Mozart's early symphonies, delightful though many of them are, really only hit their stride with the "little" G minor, No. 25, and it's quite evident in this selection of works, all dating from the year 1773. Having encountered Haydn's Symphony No. 39 in the same key, Mozart discovered not just the emotional intensity of "Sturm und Drang", but the artistically voracious young genius immediately understood how to exploit this new expressive depth by enlarging his approach to form as well. Symphony No. 25 has four movements; all of the others on this disc have three. Nos. 22-24 are short, perky, and charming. No. 25 is colossal by comparison.
As with previousRead more releases in this cycle, the performances are as fine as this music has ever received. The Danish National Chamber Orchestra plays with consummate polish in the slow movements and with fire in the allegros. For example, conductor Adam Fischer hits the syncopated rhythms that open No. 25 with real ferocity, then relaxes beautifully into the lyrical second subject. He never misjudges a tempo or indulges in gratuitous effects. The ensemble is immaculate, balances between sections optimal for textural clarity, and the engineering is just as fine. These works are enjoyable in and of themselves, but in this context, with No. 25 the major work, we can enjoy both the music and the development of Mozart's art at the same time.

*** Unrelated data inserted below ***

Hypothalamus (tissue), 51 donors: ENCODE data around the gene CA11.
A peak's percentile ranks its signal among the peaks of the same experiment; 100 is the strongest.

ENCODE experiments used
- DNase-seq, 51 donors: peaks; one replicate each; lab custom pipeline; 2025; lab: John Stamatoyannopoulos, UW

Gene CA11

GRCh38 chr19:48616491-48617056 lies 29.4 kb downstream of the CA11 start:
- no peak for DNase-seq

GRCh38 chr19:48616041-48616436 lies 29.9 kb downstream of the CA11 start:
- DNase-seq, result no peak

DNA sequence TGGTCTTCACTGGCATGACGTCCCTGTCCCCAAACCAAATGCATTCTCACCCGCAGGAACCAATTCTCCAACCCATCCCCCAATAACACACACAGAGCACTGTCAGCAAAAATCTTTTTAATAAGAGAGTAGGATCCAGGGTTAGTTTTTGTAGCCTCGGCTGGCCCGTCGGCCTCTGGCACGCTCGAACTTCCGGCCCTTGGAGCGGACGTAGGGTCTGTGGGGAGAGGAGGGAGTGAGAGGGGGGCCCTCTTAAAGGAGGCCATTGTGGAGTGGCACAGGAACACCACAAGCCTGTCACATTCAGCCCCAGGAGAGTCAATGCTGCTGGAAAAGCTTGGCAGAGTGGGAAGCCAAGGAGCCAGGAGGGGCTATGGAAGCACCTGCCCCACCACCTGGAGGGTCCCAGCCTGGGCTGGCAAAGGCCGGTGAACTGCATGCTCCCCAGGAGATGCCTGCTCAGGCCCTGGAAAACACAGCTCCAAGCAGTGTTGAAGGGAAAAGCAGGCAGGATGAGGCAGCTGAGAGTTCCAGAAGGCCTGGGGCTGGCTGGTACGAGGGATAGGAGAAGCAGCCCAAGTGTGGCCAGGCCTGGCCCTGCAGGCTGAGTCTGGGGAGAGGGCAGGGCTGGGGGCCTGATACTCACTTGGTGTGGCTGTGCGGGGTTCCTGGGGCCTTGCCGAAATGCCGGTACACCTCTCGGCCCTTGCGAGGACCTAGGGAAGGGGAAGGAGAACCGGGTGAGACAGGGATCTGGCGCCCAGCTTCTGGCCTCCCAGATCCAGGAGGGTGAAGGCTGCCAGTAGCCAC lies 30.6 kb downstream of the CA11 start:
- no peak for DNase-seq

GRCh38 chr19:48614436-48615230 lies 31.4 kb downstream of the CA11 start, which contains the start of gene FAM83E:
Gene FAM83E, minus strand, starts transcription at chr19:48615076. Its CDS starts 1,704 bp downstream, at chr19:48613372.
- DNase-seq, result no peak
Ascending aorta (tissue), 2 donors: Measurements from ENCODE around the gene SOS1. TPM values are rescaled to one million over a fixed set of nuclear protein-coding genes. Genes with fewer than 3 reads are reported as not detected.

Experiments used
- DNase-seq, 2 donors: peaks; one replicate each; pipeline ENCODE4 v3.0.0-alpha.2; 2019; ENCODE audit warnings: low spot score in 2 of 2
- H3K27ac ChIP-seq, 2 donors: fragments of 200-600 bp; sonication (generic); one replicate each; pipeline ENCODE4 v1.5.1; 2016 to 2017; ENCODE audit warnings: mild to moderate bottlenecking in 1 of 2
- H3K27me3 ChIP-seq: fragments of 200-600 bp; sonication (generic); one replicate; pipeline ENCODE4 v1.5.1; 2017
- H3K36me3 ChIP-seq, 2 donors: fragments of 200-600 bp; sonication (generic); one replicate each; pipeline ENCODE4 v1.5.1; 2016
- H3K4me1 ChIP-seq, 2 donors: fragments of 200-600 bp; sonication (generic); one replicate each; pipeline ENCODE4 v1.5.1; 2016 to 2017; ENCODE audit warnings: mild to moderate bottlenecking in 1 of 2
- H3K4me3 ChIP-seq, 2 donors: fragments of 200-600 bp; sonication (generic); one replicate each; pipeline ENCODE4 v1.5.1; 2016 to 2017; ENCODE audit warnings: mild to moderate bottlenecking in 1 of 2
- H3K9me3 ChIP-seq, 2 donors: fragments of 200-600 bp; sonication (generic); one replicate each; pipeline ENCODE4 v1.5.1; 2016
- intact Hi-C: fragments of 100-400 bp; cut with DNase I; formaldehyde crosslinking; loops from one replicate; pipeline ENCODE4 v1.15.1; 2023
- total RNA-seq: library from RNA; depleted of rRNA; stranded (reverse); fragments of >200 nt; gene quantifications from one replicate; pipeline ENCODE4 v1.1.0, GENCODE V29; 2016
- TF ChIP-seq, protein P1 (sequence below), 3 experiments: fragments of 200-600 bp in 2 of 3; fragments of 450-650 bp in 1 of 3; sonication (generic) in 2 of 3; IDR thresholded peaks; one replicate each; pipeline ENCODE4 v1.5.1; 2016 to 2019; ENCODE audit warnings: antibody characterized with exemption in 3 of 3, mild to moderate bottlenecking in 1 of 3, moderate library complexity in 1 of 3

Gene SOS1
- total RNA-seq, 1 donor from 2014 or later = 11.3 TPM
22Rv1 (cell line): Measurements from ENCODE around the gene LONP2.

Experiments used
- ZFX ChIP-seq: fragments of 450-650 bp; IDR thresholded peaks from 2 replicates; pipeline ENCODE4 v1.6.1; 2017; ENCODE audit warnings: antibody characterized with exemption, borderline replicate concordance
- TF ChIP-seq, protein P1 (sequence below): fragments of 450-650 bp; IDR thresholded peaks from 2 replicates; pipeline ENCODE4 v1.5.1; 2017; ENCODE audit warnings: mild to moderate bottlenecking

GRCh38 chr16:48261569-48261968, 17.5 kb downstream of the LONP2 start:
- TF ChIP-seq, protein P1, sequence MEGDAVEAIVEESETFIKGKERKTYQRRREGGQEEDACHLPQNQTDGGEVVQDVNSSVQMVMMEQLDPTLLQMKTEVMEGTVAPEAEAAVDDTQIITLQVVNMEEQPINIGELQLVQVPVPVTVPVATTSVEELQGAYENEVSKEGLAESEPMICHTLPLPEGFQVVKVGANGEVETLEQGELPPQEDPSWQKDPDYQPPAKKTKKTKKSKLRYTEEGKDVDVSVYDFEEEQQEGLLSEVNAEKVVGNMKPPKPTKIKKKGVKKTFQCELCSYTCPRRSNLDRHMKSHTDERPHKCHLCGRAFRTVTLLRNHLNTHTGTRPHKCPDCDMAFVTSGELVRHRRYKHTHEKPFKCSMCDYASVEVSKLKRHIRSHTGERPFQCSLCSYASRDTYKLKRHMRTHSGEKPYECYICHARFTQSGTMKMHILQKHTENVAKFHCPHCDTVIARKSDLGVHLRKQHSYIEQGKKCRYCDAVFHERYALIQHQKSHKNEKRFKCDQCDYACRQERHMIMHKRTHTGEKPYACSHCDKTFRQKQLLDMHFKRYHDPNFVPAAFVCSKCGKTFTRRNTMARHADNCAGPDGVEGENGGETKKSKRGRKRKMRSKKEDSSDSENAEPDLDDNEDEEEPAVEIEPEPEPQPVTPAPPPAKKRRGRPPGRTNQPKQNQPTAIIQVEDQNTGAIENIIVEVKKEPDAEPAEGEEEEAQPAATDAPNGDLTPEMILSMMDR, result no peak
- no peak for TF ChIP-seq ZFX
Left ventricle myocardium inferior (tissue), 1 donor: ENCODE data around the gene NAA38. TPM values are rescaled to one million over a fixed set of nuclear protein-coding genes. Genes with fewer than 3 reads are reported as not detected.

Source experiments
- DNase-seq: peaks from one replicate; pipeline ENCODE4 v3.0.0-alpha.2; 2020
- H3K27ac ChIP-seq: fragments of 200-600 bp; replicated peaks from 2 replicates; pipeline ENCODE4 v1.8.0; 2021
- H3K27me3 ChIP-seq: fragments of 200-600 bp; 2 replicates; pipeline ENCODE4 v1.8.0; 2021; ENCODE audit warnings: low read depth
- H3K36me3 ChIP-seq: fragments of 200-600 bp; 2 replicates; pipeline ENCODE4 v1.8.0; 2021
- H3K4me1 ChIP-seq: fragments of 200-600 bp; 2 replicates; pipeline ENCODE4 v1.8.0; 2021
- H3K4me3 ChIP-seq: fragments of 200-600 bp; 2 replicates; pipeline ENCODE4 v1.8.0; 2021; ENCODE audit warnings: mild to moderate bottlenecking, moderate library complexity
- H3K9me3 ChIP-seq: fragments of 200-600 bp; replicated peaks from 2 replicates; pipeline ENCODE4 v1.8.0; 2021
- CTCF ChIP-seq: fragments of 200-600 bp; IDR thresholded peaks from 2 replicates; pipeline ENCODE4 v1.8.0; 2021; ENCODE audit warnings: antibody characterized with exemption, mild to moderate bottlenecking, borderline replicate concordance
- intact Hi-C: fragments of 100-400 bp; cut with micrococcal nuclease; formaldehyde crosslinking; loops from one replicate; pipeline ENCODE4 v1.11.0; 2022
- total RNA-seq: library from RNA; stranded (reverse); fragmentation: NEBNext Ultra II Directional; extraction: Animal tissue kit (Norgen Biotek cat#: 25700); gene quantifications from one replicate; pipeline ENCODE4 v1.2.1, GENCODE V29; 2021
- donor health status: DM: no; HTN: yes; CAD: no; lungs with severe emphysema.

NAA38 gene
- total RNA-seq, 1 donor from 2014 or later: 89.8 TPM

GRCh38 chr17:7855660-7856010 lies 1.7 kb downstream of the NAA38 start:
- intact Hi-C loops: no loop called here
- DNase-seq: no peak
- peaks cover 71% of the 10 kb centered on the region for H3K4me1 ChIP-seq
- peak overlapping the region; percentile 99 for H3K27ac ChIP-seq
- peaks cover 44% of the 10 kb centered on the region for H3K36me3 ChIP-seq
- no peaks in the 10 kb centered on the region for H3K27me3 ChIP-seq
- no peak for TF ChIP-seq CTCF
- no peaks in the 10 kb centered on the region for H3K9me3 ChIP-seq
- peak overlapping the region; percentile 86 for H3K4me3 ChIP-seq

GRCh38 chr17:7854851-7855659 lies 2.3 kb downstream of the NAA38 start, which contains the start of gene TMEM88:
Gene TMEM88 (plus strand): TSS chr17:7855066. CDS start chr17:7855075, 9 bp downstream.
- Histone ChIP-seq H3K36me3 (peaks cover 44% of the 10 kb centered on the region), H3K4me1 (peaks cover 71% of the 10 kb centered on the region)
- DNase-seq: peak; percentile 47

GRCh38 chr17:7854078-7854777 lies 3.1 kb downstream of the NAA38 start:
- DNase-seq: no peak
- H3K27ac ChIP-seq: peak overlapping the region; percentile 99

Truly Wonderful MozartAugust 31, 2015By Edwin O. (shelocta, PA)See All My Reviews"Fischer's briskness is exactly the reason this recording is so exciting. I have dozens of recordings of Mozart's symphonies, and this is my favorite. It's a revelation, AND the recorded sound is terrific."Report Abuse
Hurwitz is wrongMay 18, 2012By Richard H. (Glendale, AZ)See All My Reviews"This release is barely passable. They are in no way even close to the Academy of Ancient Music under Hogwood. It is true that 25 is the best one of the bunch but that doesn't excuse Fischer for racing through these works with his hair on fire. The SACD recording is indeed better than the older Hogwood recordings but the performance doesn't measure up."Report Abuse